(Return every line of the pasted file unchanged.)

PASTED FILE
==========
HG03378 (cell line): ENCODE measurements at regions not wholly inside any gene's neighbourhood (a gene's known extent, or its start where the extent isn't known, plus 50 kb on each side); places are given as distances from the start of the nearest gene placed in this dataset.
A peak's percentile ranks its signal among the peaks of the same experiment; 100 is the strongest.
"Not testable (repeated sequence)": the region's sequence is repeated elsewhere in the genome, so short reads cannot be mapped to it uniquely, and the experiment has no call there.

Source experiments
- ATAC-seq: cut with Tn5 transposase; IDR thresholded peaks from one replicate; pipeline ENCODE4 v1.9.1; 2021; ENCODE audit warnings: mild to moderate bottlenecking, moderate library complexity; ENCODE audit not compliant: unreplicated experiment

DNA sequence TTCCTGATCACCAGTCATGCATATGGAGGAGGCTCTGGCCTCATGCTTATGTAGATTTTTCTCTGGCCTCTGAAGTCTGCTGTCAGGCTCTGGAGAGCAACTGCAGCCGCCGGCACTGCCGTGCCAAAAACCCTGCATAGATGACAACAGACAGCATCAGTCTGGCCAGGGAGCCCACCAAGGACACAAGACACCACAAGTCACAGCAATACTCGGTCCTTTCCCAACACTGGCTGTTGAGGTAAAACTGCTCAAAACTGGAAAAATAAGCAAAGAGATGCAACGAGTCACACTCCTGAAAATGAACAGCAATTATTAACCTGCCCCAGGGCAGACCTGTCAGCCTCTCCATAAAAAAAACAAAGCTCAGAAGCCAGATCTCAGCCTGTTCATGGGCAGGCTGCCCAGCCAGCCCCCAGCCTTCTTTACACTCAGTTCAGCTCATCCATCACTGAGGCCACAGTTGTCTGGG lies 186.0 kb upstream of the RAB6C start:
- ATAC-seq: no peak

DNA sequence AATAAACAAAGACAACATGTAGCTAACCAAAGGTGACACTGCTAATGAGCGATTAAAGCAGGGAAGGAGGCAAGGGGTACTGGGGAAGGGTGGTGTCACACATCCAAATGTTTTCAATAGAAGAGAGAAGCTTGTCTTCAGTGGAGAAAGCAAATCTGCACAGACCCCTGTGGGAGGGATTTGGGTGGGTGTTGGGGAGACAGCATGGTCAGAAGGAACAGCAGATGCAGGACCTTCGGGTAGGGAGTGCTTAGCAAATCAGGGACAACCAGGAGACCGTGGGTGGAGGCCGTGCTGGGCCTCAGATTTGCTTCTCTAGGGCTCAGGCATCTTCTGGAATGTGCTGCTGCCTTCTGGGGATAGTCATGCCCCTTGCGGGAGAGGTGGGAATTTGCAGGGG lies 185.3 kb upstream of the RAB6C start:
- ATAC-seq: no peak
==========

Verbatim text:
HG03378 (cell line): ENCODE measurements at regions not wholly inside any gene's neighbourhood (a gene's known extent, or its start where the extent isn't known, plus 50 kb on each side); places are given as distances from the start of the nearest gene placed in this dataset.
A peak's percentile ranks its signal among the peaks of the same experiment; 100 is the strongest.
"Not testable (repeated sequence)": the region's sequence is repeated elsewhere in the genome, so short reads cannot be mapped to it uniquely, and the experiment has no call there.

Source experiments
- ATAC-seq: cut with Tn5 transposase; IDR thresholded peaks from one replicate; pipeline ENCODE4 v1.9.1; 2021; ENCODE audit warnings: mild to moderate bottlenecking, moderate library complexity; ENCODE audit not compliant: unreplicated experiment

DNA sequence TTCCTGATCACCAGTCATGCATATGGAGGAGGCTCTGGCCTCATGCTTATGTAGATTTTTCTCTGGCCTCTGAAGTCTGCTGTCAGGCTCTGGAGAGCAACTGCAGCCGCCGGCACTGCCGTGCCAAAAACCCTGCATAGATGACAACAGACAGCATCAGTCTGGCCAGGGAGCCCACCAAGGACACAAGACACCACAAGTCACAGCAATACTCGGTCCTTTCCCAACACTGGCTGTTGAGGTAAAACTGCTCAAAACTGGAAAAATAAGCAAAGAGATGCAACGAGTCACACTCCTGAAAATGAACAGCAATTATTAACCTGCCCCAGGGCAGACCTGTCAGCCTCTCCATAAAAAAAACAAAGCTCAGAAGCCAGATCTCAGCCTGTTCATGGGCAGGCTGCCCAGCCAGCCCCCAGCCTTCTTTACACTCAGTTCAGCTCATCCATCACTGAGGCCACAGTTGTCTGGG lies 186.0 kb upstream of the RAB6C start:
- ATAC-seq: no peak

DNA sequence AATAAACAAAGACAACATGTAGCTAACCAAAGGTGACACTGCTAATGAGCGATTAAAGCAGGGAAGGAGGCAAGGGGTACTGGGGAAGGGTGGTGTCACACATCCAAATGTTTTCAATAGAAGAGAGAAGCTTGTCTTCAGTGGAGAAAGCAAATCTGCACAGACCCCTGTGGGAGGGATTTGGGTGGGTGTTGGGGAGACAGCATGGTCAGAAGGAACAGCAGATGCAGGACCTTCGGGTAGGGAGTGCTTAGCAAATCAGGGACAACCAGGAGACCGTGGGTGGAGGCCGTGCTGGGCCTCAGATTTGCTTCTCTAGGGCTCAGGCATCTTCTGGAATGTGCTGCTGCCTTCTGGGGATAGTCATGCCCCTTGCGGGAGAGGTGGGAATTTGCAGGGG lies 185.3 kb upstream of the RAB6C start:
- ATAC-seq: no peak